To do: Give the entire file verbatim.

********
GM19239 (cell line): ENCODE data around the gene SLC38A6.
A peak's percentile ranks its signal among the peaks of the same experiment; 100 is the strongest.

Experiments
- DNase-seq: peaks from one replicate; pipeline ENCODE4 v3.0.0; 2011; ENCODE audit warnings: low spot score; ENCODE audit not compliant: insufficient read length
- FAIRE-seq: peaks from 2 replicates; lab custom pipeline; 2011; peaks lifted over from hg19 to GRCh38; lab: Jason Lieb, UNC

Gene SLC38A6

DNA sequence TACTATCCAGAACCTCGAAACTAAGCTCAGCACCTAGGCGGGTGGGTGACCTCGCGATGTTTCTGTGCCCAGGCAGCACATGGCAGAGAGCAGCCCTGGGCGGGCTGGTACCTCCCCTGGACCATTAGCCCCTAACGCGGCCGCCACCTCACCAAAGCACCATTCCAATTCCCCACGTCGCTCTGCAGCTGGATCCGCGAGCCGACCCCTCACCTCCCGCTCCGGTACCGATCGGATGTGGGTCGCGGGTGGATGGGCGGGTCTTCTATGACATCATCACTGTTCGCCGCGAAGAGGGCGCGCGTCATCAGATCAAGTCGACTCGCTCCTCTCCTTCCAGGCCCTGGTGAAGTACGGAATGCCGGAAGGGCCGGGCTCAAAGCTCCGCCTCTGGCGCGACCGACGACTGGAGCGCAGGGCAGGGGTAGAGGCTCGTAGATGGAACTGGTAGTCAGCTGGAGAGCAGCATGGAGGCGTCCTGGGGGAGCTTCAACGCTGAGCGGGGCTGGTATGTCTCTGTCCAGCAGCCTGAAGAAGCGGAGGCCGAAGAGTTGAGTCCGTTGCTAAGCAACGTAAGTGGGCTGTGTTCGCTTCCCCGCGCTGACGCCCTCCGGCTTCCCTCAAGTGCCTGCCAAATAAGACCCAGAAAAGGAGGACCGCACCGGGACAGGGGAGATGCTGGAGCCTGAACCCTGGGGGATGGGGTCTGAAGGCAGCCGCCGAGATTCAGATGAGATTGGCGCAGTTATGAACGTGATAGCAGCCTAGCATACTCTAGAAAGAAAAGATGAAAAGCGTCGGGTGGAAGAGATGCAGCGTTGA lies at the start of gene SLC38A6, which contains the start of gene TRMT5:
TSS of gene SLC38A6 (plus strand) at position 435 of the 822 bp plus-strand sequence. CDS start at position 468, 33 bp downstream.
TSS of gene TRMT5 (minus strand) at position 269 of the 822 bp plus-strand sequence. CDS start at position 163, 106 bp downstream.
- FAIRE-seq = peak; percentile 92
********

GM19239 (cell line): ENCODE data around the gene SLC38A6.
A peak's percentile ranks its signal among the peaks of the same experiment; 100 is the strongest.

Experiments
- DNase-seq: peaks from one replicate; pipeline ENCODE4 v3.0.0; 2011; ENCODE audit warnings: low spot score; ENCODE audit not compliant: insufficient read length
- FAIRE-seq: peaks from 2 replicates; lab custom pipeline; 2011; peaks lifted over from hg19 to GRCh38; lab: Jason Lieb, UNC

Gene SLC38A6

DNA sequence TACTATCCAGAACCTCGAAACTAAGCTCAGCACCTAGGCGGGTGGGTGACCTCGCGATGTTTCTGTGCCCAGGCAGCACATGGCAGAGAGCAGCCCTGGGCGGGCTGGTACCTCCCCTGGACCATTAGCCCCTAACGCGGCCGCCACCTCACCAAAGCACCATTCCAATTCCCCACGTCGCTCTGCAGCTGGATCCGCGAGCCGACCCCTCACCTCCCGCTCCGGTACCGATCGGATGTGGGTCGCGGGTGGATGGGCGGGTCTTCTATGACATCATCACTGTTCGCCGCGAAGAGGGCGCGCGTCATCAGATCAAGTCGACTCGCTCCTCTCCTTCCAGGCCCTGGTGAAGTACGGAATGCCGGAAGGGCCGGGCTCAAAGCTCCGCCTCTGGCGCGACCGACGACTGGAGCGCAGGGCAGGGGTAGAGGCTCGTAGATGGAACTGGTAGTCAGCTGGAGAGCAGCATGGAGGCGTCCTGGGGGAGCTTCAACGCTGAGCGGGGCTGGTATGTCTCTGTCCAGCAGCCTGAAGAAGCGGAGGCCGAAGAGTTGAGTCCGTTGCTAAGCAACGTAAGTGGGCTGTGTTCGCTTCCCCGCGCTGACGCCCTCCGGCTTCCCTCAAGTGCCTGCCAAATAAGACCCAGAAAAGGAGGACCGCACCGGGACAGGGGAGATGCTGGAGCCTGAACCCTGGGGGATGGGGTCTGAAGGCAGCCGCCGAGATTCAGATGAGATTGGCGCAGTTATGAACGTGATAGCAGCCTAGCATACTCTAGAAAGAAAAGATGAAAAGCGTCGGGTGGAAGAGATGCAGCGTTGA lies at the start of gene SLC38A6, which contains the start of gene TRMT5:
TSS of gene SLC38A6 (plus strand) at position 435 of the 822 bp plus-strand sequence. CDS start at position 468, 33 bp downstream.
TSS of gene TRMT5 (minus strand) at position 269 of the 822 bp plus-strand sequence. CDS start at position 163, 106 bp downstream.
- FAIRE-seq = peak; percentile 92